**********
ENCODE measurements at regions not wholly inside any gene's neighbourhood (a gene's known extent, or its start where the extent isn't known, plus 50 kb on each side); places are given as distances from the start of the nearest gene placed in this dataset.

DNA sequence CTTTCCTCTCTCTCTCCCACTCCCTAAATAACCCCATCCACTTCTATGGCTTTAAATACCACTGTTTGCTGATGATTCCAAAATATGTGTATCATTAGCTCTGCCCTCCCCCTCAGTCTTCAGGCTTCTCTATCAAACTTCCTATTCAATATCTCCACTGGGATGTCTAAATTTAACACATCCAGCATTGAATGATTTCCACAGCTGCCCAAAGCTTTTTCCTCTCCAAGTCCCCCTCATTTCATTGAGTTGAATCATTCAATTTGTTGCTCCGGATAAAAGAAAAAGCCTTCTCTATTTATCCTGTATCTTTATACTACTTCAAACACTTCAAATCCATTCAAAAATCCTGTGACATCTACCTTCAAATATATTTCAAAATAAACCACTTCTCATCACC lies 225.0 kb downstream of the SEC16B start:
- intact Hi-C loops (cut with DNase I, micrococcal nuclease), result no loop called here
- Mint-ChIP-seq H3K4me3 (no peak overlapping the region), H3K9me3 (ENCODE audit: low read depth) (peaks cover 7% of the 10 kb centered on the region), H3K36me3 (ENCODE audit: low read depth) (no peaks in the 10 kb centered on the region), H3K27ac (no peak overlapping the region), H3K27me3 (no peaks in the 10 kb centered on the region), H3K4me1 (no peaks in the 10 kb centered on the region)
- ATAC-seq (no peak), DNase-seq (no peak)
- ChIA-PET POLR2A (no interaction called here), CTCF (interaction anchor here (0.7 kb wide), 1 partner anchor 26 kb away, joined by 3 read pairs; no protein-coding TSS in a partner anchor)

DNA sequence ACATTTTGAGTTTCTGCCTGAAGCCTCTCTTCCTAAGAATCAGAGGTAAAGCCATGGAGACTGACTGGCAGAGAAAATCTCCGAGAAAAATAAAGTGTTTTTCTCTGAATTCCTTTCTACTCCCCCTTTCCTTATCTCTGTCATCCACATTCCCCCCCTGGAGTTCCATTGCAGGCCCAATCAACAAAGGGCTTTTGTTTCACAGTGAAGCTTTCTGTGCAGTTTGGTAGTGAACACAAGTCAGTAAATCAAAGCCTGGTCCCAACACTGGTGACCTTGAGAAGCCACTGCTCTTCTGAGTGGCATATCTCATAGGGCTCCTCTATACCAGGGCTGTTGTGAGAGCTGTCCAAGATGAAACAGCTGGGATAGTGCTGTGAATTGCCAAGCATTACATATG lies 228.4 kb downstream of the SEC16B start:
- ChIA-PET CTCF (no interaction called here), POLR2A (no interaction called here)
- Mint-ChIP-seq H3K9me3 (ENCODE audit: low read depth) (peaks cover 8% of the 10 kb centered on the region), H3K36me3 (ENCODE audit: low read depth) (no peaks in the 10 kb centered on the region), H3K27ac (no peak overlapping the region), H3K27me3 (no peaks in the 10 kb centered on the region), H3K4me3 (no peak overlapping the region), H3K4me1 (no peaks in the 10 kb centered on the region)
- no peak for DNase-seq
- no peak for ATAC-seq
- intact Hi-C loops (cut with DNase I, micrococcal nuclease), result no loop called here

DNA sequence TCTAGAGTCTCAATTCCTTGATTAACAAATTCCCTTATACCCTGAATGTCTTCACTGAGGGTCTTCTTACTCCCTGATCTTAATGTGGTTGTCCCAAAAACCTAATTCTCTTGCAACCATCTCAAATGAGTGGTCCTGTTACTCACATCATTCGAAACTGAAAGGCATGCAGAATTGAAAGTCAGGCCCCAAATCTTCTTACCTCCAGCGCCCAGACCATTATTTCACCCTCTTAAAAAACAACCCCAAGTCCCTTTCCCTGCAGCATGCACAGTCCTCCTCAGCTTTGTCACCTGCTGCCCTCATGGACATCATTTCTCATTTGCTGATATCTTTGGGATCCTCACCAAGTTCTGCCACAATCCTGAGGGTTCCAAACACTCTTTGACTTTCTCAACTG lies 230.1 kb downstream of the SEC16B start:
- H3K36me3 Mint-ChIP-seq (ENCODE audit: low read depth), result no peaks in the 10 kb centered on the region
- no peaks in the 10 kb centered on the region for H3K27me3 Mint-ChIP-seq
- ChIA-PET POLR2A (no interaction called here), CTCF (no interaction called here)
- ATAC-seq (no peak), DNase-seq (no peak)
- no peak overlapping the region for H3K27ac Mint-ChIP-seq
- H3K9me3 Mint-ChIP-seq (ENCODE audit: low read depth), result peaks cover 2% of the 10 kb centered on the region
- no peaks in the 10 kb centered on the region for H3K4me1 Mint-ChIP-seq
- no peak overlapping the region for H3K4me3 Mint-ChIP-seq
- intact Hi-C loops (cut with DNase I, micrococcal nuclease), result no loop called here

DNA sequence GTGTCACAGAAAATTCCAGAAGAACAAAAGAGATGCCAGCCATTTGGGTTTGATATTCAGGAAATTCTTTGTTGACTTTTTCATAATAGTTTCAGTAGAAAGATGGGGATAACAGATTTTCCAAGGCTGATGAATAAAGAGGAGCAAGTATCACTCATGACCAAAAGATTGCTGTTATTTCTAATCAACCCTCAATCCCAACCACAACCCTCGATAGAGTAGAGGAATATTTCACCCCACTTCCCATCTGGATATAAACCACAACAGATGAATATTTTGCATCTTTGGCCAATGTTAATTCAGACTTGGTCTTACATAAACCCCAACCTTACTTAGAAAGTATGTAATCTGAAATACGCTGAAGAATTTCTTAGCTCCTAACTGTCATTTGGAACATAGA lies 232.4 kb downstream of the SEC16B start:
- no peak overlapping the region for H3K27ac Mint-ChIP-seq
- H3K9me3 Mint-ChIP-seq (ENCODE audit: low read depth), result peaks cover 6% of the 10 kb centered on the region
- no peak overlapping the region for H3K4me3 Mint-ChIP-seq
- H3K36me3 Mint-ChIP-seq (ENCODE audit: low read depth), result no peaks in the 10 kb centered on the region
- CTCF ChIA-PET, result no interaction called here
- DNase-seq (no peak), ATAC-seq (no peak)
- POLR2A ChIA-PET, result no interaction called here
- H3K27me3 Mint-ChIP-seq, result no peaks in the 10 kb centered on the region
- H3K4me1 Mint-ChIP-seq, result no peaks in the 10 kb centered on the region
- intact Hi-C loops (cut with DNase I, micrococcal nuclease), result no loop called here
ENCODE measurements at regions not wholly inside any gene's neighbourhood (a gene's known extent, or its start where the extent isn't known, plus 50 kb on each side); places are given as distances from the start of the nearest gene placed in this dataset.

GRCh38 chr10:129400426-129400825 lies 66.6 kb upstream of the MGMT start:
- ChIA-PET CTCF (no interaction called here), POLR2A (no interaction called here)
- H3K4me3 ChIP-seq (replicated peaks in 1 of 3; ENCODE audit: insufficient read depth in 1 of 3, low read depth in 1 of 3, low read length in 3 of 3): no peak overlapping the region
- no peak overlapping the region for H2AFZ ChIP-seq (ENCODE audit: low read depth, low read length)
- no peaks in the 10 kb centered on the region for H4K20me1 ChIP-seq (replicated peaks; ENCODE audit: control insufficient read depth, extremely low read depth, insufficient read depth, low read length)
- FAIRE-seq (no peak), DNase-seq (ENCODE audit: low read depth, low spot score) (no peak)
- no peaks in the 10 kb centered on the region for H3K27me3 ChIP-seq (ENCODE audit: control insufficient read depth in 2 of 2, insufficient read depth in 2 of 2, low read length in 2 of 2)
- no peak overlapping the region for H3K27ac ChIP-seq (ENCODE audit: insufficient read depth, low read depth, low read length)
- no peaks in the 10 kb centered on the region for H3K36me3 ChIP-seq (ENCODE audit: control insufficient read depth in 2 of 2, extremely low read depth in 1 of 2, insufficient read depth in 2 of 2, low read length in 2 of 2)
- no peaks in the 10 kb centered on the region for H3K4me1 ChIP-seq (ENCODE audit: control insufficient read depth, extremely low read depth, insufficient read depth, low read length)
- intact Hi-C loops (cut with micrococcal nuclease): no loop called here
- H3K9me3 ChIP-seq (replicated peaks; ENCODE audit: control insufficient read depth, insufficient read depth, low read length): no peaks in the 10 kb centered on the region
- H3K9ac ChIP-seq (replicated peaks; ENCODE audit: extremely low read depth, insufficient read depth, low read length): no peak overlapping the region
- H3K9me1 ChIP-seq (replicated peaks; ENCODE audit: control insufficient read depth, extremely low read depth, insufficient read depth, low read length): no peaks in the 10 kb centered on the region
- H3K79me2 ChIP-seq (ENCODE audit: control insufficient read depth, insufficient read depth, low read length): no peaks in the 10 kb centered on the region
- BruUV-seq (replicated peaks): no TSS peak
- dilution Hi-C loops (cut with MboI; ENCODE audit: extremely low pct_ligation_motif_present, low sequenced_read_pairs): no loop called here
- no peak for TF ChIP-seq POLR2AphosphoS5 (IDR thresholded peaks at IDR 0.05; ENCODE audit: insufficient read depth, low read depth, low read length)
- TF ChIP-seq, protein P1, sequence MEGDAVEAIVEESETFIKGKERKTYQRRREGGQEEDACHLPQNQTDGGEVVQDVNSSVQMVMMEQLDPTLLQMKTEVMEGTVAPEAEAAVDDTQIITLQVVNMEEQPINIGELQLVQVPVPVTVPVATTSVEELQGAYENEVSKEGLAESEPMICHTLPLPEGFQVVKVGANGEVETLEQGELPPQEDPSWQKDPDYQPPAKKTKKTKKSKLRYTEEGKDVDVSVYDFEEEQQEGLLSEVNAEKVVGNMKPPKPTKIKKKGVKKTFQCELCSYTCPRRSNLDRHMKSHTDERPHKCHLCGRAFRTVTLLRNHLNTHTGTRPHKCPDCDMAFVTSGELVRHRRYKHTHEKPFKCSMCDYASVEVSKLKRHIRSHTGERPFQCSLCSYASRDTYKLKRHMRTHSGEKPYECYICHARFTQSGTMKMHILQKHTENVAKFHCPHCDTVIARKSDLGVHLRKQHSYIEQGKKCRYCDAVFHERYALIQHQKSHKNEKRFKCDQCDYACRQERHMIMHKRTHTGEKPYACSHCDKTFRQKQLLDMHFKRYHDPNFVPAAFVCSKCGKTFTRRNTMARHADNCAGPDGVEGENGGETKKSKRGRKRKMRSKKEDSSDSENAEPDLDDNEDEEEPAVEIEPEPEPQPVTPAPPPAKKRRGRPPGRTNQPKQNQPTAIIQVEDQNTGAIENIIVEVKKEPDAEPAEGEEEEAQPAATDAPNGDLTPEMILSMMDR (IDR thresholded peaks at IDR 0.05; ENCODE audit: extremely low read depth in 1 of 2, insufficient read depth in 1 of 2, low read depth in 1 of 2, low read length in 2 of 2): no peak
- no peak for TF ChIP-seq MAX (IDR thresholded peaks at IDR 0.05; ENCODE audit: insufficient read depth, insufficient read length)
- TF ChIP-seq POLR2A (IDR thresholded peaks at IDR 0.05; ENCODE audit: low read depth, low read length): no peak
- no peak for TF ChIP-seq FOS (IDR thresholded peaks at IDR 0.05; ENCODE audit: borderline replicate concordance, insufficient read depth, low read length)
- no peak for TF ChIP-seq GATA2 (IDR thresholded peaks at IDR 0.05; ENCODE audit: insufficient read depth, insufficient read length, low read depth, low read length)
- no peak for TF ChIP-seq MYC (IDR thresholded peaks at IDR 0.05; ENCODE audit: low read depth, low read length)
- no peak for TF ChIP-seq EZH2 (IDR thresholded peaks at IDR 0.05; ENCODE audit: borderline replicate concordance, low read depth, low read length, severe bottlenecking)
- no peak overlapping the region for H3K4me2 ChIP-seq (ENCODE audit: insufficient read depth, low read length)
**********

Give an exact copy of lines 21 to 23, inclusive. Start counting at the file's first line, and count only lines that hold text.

- no peak overlapping the region for H3K4me3 Mint-ChIP-seq
- intact Hi-C loops (cut with DNase I, micrococcal nuclease), result no loop called here

DNA sequence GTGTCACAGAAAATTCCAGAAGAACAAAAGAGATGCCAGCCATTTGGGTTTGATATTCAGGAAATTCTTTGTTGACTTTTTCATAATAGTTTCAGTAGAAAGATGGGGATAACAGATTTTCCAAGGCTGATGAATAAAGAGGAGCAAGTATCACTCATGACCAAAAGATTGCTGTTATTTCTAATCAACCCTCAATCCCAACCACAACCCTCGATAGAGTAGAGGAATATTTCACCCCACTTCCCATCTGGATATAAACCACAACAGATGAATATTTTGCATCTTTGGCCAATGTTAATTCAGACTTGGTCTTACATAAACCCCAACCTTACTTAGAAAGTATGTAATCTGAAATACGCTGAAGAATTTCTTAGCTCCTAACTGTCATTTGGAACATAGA lies 232.4 kb downstream of the SEC16B start: